I must apologize to those readers who thought, like I thought, that I was going to engage in verbose, perhaps semi-poetic prose about my most uplifting night of local organizing in Bozeman, following our event with Mike Mease of Buffalo Field Campaign, on the Yellowstone bison.
Though I believe that I had one of my most exuberantly interesting evenings - especially before and after the event - last Wednesday, I simply don't have it in me to engage at the personal level in which I'm prone to engage. Our conversations were rich, but to give them texture here seems almost ludicrous. It would be as if one could understand what it feels like to be an eruption of Old Faithful. Sure, we could see it, smell it, but to have the point of view of that geyser is beyond us. Or, to imagine what it's like for me to give birth to someone else's child would be just as strange to understand. A conversation that rich and engaging, beyond the what, but to the body language, the place, the sense of moment, the sense of place where people come to these conversations, is beyond the scope of time I have or ability I have to render it.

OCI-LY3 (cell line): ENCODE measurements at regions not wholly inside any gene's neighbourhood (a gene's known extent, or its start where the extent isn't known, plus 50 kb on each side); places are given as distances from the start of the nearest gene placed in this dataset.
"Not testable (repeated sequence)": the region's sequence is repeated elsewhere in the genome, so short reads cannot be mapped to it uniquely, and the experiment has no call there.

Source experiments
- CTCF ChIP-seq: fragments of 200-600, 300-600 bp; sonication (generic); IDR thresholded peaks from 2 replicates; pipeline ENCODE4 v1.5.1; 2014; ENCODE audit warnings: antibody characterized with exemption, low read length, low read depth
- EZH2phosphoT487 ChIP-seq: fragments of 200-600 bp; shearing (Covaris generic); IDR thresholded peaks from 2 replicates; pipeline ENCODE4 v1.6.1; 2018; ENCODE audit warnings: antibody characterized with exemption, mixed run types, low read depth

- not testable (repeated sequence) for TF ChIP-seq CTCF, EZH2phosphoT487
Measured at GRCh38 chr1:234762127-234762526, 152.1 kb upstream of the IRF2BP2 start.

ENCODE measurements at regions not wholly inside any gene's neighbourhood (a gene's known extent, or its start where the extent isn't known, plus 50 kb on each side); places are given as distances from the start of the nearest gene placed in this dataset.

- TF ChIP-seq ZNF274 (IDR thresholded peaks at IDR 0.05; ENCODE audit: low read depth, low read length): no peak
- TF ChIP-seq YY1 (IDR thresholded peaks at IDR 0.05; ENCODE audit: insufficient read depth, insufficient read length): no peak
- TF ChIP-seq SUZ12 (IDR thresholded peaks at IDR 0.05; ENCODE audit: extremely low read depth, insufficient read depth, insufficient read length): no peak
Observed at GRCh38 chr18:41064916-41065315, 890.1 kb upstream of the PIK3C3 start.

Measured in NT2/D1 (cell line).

So, all I can say is that it was wonderful, and we may have a real opportunity for a community of action and resistance in Bozeman. It's there for us who wish to make it so long as we dedicate ourselves to the work. And, unlike some moments during all my activism in Washington, DC, I think that that dedication may be there.
Once upon a time, I dreamed of the Young Romantics (a search of the archives or a google search might take you to some of the mysteries), and brought that to a not-quite-so-explicitly shared place in Yellowstone - not once but twice. Now, I dream of creating a space not unlike it, but tied directly not to our dreams, but to those real voices in our world who don't have a chance of being heard.
I believe real steps are being taken to facilitate that space.
That's all I have to write for now. We're on our way.